‘If you don’t like it here… go back home’

17 02 2008

I really hate it when I get into discussion with certain people about what being a Muslim means to me… the discussion often concludes with one sentence, and more than often since Dr Rowan William’s comments. ‘If you don’t like it here, go back HOME.’ Go back home, where? I don’t have a ‘back home’. I find this kind of response annoying more than offensive because of ignorance and narrow mindedness involved, and that coming from people depicted as the most progressive and civilised people on earth. I am not shy to discuss what I believe in, and I dont’t have a problem presenting it to people as an alternative way of life, why can’t people do the same? I don’t know.

If we were to explore the idea of going back home, which unlike me, most immigrant Muslims living in the West can do so…would it solve anyones problem? Well, not really. Most Muslim countries which have abundance of resources are run by tyrant despotic rulers installed and supported by the West working to secure those resources for the West. Regimes changes only occur when the Western interests are at risk of being fulfilled, one dictator is simply replaced by another and sometimes at the cost of thousand of innocent lives such as in Iraq and Afghanistan. Most problems of the Muslim world, however complex, can sometimes be narrowed down to the presence of these idiot rulers and their puppet regimes working against Islam and Muslims in cahoots with the Western rulers. And when any neo Islamic party termed ‘Islamist’ comes close to power even through fair electoral process, who feels the first itch? Sometimes it seems almost impossible for Muslim world to free itself from the shackles of Imperialism/colonialism and the constant interference from the West to be able to decide its own political destiny.  So what are they suppose to do? Perhaps, it would sound reasonable to send people back home if they were going to bring back their own troops, stop interfering in their lands and allow them to live however they wish to. But that I don’t see happening, not when this hypocritical theory of ‘one law for all’ will soon be applicable to the world.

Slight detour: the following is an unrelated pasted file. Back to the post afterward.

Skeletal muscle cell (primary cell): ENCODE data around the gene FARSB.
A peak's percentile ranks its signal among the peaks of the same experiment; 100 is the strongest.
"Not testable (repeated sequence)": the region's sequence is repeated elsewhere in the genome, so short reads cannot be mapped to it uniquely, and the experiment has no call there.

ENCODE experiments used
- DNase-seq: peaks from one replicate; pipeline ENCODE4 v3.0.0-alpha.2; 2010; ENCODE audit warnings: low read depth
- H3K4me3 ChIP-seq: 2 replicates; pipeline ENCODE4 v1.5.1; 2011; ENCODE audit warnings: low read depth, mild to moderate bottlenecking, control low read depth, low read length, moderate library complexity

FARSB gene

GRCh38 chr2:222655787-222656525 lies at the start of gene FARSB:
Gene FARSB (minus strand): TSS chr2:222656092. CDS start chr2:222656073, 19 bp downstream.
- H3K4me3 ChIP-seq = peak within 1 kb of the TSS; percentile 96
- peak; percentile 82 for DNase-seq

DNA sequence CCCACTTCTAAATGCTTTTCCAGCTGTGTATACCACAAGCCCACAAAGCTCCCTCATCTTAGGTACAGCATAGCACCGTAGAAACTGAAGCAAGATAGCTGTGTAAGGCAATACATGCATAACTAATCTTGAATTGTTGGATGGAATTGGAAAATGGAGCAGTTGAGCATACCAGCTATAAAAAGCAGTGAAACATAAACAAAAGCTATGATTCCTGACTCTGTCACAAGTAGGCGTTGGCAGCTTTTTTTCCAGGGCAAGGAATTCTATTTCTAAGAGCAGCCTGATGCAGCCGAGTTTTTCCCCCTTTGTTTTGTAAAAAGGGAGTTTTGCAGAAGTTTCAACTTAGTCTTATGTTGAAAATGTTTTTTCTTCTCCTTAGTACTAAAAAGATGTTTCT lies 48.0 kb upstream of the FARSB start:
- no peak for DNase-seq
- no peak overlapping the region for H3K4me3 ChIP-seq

Regardless of all that, the ‘if you don’t like it here, go back home’ attitude clearly highlights the strength of ideas people hold and their views towards minorities. Muslims are accused of being emotional, ready to explode the minute their faith is questioned, but didn’t those accusers explode with emotions of anger at the speech made by Dr Rowan Williams? Is it understandable for people to react in such way? Isn’t it clear that it is not only some Muslims, but narrow-mindedness, ignorance, intolerance very much prevails in the West too?